When running cams with lots of lift and / or duration - heavy duty valve springs together with ‘hardwelded’ rockers are often specified too. The uprated valve springs allow the rocker to follow the replacement cams more aggressive profile without bouncing at high rpm ( otherwise know as valve float ) , this is achieved by the extra pressure the uprated spring exerts on the follower – and hence the camshaft lobe also. All this extra pressure can quickly take it’s toll on normal rockers, at the point where the camshaft runs – the ‘pad’ . So for really hot cams ,the rockers are modified by having their existing pad material ground off , this surface is then replaced by ‘hard welding’ and results is a much harder surface . Of course , just like a standard rocker it wont last five minutes unless it’s effectively lubricated. The valve spring is doing its best to squeeze the oil out of that contact area between cam and rocker – a proper top end oiling kit increases the oil flow to that specific area and they really do work – this is the reason that most aftermarket camshaft manufacturers who make more aggressive profiles for the oil cooled GSXR / Bandit motor specify the use of a top end oiling kit.
For the guys running heavy cam to lobe pressures , it's not necessary to strip the motor and 'dry block' it . Fitting a top end oiling kit on an otherwise standard motor WILL still significantly increase the amount of oil fed through the rockers and onto the cams . The negative effect of diverting some of the 'cooling' oil is generally considered as negligible . In any case , all the oil splashed around under the cam cover pools around the combustion chambers before draining back down into the sump via the two large drain tubes and the front two cylinder stud holes either side of the cam chain tunnel – so it’s still plating a part in cooling the head anyway !
As explained previously , the kits you see which simply 'link' one rocker bung to the other - do absolutely nothing for the cams - they're just for show.
Some kits, show a couple of feeds taken from the main oil gallery via the plug under the ignition cover and connect to the bungs on the RH side of the motor ,the other side then has a simple cam to cam link.
This WILL be effective - but only on the rockers for cylinders 3 & 4 ! , the pressurised oil has no way of getting to the rockers on cylinders 1 & 2 ! – there’s a big gap for the cam chain tunnel in between them remember !. This could be rectified by routing some hoses round to the other side as well though and although this would be just as effective as the more traditional top end oiling kits that take their feed from the cam cover – it’s more complicated and generally a lot less tidy.
MAKE YOUR OWN !
Why shell out a couple of hundred quid , when you can make your own ? It you’re not bothered about having a lump of billet alloy hanging off the side of your engine , and want a kit that is just as effective and can still look good too – then it’s relatively cheap simple to make it yourself .
We’ll start with a simple ‘cam link’ kit. The first thing you’ll need is the head bungs – 2 choices , buy some ready made ones from stainless ( they are available separately from the likes of BSR Aerotek who advertise in this very mag or just make some ! . For a start you’ll need the 14mm Hex shaped head plugs from any of the GSXR oil coolers – the bandit ones are no good as they are round with an Allen socket. Best done on a lathe - just drill through the centre of the plug and tap it M10x1.25 to accept a normal banjo bolt , face it off to ensure the sealing surface is flat and if your fussy chrome plate it afterwards !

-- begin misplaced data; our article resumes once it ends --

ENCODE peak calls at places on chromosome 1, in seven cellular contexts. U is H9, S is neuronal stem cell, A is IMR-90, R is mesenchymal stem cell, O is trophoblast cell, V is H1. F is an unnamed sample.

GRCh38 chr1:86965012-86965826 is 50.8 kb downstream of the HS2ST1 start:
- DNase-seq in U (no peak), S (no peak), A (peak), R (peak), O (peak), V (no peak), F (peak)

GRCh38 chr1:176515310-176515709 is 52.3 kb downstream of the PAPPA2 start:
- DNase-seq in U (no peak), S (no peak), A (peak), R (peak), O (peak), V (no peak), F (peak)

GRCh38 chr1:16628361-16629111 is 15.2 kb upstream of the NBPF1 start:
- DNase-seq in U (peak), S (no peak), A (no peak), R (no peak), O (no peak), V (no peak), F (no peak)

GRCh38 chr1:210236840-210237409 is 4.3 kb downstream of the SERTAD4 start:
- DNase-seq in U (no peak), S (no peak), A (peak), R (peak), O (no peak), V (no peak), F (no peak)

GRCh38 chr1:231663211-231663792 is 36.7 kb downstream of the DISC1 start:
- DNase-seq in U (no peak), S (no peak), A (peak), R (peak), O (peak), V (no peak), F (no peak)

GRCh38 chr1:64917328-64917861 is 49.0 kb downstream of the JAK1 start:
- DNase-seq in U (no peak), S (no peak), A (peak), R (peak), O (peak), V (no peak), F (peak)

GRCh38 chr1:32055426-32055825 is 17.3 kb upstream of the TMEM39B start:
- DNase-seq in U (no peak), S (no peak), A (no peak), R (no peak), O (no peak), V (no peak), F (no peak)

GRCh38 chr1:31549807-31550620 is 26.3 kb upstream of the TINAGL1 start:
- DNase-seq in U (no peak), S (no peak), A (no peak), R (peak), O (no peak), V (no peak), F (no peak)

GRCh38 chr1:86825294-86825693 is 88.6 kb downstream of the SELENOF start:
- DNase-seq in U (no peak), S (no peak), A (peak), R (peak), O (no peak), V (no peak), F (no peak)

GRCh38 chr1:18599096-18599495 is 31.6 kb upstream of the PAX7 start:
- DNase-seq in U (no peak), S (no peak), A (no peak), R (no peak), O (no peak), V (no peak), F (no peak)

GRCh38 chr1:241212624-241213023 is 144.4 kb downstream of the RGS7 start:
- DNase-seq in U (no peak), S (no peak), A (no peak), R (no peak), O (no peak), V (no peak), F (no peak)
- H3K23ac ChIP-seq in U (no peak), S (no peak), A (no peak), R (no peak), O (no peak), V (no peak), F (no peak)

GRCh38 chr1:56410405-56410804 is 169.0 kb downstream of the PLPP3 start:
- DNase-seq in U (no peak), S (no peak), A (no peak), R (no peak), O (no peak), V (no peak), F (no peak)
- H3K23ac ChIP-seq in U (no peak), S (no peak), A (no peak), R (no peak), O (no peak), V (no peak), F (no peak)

Next is the link pipe – You’ll need some ‘re usable’ ( i.e not the crimped type ) dash 3 banjo’s . I often use old stainless brake hoses that I’ve picked up over the years , but again you can buy all the bits separately from a number of places . Make the one end up as normal by cutting the stainless braided hose & slipping the socket over . I use a good sharp pair of cutting pliers for a nice clean cut. Then use a small flat screwdriver to the flare the braid away from the nylon inner. Push the brass olive onto the nylon inner firmly , ensuring the stainless braid is on the outside of the olive all the way around. Push the banjo into the nylon pipe through the olive and lube the thread , then pull the socket up and screw it onto the banjo. Once it’s tight , fit the one end onto the head plug and measure the length that you need to trim the other end to. Cut it to length , fit the other banjo and – job done !
To create a ‘proper’ top end oiling it , there are a couple of extra steps.
First you need to get the special banjo bolt that will replace the 8mm cap head currently blanking off the oil gallery in the cam cover. This is a bit more tricky to make by yourself , but it can be done ( see pic ) I started with a 10mm x 40mm cap head bolt (only partially threaded) then drilled & turned it on the lathe to get the same features as a normal banjo bolt , but with a plain 8mm x 1.25mm thread on the end instead of the usual fine thread 10mm x 1.25mm . You can however buy this special bolt ready made ! – go to BSR Aerotek and ask them for the special 10mm banjo bolts with an M8 thread from their GSX 1400 cam link kit !
All you have to do then is tap into the cam link , either by using a Tee piece fitting ( as in the pic ) or by using a double banjo on one of the head plugs.
Simple, effective and a lot more satisfying than handing you money over to a shop – not to mention a damn sight cheaper !
So there you go – everything you wanted to know about ‘cam link kits’ but were too afraid to ask . Along the way , we’ve busted the myths , dispelled the rumours , and consigned to the bullshit firmly to the bin. You’ve learnt the facts about the intricacies of the GSXR oil system and I’ve been Lee Workman.
It’s been emotional.
Project Redefyned 7/11
If I have to explain, you won't understand.
RIP Michele "MadMadame" Monroe, 30Apr80-24Mar12
RIP Gavin "Greencheezeeta" Butts, 5Oct83-8Sep09